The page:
2,946 days later, the streak is over.
After 22 consecutive losses against North Carolina, a stat that dated back to March 2007, Virginia Tech used a superb pitching performance by Kit Scheetz and an offensive outbreak to beat the No. 23 Tar Heels 8-3 Friday night.
Scheetz rises to the occasion
Kit Scheetz, making his second ACC start of the season, did what he does best.
The redshirt sophomore lefthander pitched to contact, scattered hits and worked out of jams to constrain the damage and earn the win in Friday night’s contest.
Starting in place of Sean Keselica, whose start was pushed back to Sunday, Scheetz didn’t record a clean inning until the fifth and allowed two runs and seven hits in the first four frames. He mixed pitches effectively though, and stranded five runners in scoring position during that time to avoid a crooked number.
“I know I’m going to give up hits, but I try to limit my walks as much as I can,” said Scheetz, who walked two over his seven innings of work. “Really just battling, against a team like that you try to stay aggressive.
“In the back of my head I’m saying, ‘don’t give them any free bases because it’s really hard to get three hits in a row to get a run.’ If I can limit walks I can just pound the zone and hopefully get some weak contact.”
With the Hokies (19-20, 8-11 ACC) down 2-1, Scheetz entered a stretch from the fifth to seventh innings in which he retired 10-consecutive Tar Heels . During that sequence, the Hokies broke through and offered five runs of support and put him in line for the win.
“That’s kind of one of the reasons why he is probably less effective coming out of the bullpen,” head coach Pat Mason said. “Those middle innings he sets up in the first inning because he throws any pitch in any count, he gets in hitters’ heads, he can on both sides of the plate and he gets them thinking a little bit. He tends to settle in the second and third time through the order because of that.”
The streak came to an end with two outs in the top of the seventh when Scheetz walked Skye Bolt and Landon Lassiter tripled him in on the very next pitch. With Luke Scherzer warming in the bullpen, Tyler Ramirez, who had already notched two hits in the game, was Scheetz’s last batter either way.
Scheetz jumped ahead in the count and struck out Ramirez.
Scherzer worked around two runners in the eighth and allowed no runs, and Aaron McGarity closed the door in the ninth.
Offense breaks through in sixth and seventh
Right as Scheetz started to find his rhythm and retire one Tar Heel after another, the offense broke through in a big way.
Alex Perez, in consecutive start 208, smacked his fifth home run of the season over the scoreboard in right field to tie the game. After his six-RBI performance Wednesday night and his RBI double in the third, the home run marked eight consecutive Tech RBIs from Perez.
Not to be outdone by Perez, Brendon Hayden crushed a home run of his own two batters later. The team-leading eighth home run of the season for the big lefty scored Erik Payne, who singled one batter earlier.
“Erik’s at bat was arguably the biggest at bat of the inning. He had a good approach, he slapped a single and it allowed Brendon (to bat with runners on),” Mason said.
Hayden’s home run gave Tech a 4-2 lead, but the Hokies notched two more runs that inning on a Ryan Tufts single and the second wild pitch by Trevor Kelley, North Carolina’s first reliever of the game.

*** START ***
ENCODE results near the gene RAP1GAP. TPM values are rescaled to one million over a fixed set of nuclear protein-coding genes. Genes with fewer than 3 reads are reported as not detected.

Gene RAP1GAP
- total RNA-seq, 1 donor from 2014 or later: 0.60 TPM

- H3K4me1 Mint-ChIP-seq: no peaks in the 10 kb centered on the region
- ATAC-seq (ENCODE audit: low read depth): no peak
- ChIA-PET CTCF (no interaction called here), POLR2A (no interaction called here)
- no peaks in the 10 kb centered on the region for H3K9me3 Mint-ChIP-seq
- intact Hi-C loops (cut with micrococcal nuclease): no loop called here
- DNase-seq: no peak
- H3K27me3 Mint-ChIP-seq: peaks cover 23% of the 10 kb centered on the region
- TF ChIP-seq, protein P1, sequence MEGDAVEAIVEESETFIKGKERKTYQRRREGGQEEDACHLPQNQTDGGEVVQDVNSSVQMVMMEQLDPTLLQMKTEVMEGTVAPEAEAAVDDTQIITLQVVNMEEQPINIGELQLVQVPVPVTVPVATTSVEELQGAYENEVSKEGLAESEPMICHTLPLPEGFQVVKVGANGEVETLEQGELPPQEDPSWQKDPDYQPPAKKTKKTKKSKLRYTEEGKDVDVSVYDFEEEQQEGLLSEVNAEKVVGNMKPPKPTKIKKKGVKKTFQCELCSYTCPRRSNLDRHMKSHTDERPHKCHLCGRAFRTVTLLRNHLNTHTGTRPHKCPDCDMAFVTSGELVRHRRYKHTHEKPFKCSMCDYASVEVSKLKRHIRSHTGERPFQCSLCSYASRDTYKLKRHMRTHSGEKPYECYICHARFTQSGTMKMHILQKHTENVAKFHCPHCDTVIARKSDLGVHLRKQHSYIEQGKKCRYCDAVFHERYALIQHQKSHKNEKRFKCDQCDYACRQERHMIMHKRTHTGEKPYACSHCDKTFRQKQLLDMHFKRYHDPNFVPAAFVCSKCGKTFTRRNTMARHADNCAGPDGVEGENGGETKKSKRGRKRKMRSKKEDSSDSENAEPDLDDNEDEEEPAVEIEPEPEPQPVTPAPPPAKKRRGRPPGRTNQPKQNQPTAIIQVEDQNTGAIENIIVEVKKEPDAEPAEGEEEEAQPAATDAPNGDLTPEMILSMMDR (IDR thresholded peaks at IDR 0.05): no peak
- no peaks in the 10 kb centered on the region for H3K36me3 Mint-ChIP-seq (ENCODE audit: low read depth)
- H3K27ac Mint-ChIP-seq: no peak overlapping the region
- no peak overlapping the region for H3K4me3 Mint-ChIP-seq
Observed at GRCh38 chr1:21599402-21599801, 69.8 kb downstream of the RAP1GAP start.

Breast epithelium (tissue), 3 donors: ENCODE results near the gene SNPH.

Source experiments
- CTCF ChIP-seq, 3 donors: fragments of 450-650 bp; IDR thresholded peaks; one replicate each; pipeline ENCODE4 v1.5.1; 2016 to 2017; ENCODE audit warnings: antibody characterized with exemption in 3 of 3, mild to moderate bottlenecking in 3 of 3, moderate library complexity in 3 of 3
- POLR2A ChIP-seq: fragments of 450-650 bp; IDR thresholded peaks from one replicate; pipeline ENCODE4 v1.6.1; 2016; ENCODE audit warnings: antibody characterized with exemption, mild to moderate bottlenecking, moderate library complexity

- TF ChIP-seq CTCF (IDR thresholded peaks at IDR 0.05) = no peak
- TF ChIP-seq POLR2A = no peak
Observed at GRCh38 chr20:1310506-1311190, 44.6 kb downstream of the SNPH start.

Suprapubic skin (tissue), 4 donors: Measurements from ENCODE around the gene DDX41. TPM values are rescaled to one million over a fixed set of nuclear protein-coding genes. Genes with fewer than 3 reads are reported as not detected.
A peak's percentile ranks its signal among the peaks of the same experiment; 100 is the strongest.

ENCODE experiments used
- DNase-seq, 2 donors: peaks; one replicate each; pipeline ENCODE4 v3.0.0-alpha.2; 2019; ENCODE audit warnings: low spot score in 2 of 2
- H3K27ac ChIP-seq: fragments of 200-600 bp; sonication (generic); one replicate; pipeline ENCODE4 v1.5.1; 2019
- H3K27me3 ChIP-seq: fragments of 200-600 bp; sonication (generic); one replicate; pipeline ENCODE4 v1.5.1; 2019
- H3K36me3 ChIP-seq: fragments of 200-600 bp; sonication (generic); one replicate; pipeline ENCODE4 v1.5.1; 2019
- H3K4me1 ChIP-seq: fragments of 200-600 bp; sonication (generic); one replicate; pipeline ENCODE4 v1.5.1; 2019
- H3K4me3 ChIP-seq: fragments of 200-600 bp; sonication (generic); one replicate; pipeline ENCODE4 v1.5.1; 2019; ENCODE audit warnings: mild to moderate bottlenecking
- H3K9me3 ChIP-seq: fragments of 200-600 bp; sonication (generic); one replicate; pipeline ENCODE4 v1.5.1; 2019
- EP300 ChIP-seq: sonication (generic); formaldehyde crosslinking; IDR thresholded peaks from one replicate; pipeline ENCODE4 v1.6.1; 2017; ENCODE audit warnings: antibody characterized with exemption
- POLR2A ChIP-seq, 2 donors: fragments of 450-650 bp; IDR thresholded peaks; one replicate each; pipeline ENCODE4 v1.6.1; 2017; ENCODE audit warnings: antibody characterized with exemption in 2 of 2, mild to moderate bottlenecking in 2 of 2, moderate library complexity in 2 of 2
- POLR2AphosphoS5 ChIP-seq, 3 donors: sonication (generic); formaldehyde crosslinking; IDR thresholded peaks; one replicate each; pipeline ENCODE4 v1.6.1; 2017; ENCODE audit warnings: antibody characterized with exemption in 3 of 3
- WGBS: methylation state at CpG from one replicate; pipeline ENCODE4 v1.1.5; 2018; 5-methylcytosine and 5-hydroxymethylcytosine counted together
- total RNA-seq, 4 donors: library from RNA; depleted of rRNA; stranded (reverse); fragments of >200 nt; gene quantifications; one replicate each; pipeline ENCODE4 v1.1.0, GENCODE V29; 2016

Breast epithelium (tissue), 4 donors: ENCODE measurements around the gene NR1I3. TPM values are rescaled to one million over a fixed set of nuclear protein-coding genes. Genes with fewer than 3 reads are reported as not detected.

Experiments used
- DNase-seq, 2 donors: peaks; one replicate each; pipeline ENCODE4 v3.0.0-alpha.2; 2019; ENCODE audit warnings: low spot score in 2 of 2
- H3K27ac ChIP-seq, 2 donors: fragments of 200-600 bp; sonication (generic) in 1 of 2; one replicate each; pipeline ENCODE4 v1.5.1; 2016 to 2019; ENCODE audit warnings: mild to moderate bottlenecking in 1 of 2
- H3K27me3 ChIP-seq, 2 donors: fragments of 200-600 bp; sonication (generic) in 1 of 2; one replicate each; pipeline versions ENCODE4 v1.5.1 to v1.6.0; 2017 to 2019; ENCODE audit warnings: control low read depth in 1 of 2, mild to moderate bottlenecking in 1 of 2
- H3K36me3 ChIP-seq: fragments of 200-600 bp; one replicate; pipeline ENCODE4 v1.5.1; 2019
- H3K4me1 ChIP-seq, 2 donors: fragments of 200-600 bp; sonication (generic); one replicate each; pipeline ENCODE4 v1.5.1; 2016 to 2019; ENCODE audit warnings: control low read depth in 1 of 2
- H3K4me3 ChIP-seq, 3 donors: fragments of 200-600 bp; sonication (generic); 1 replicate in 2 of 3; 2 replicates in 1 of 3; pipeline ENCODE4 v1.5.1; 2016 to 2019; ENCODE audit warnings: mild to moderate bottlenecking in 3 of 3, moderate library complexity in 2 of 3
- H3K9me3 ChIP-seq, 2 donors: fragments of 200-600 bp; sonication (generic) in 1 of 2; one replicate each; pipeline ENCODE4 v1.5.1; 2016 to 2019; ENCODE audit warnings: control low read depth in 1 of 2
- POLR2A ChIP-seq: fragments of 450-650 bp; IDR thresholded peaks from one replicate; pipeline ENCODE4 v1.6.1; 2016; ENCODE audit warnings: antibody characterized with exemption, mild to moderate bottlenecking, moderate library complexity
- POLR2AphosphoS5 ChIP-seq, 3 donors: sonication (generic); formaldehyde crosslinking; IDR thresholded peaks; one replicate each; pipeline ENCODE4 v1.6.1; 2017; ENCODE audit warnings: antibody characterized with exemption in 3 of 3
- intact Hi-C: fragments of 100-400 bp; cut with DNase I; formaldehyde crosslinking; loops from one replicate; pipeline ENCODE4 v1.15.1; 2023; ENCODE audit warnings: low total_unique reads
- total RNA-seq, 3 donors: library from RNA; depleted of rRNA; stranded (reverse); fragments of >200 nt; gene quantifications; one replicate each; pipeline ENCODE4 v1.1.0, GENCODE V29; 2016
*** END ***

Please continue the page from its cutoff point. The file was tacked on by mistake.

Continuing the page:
In the seventh inning, after Scheetz’s hiccup brought the Tar Heels within three, Sam Fragale came up with the clutch insurance-run providing hit that has escaped the Hokies over the past few weeks.
With the bases loaded and one out, Fragale’s at-bat began against Zach Rice, but Rice was pulled mid at-bat for Spencer Trayner. Fragale worked the count full before fouling off four pitches. On the next offering, the 11th of the at-bat, Trayner missed with a fastball up in the zone and Fragale jumped on it, doubling in two runs to lengthen the lead to five.
“(Insurance runs) are a huge emphasis,” Mason said, “but it’s also one of those deals where if you emphasize it too much you get guys playing tight. You just want to continue to play as hard as you possible can, and speaking of which there is no one who works harder than Sam.”
Mason said that more aggressive swings in two-strike counts has been an emphasis for Fragale and that he spent most of yesterday’s practice working on just that scenario.
Raheim Cooper started the game for the Hokies, but didn’t make the trek out to right field to start the second inning. While trying to bunt in the first inning, Cooper’s finger was hit by a pitch and, in the words of Mason, the finger “exploded.”
He left with a trainer and received 14 stitches, stretching from the nail to the first knuckle, on either his right index or middle finger.
He is expected to be available Saturday in a pinch running role.
Saige Jenco returned to action after missing four games with a leg injury, but looked to be less than 100 percent. In his second at bat he beat out a possible double play ball, advanced to second on a passed ball and scored on a Perez double, but was running gingerly around the whole time.
He remained in the game until the Hokies extended their lead to five runs, at which point he was replaced by Logan Bible in centerfield
“It flared up just a little bit,” Mason said. “Part of that was because he was getting on base.”
Mason thinks Jenco will be fine for Saturday.
Jenco was removed from action against Radford after injuring his leg after hitting a double in the ninth inning.
Keselica to pitch on Sunday
For the first time this season, Sean Keselica did not start the Friday night contest of an ACC series.
He has been pushed back to the Sunday start so he could rest what has been called a “dead arm” for two more days.
He lasted two innings and 63 pitches last Friday against Miami in his shortest start of the season.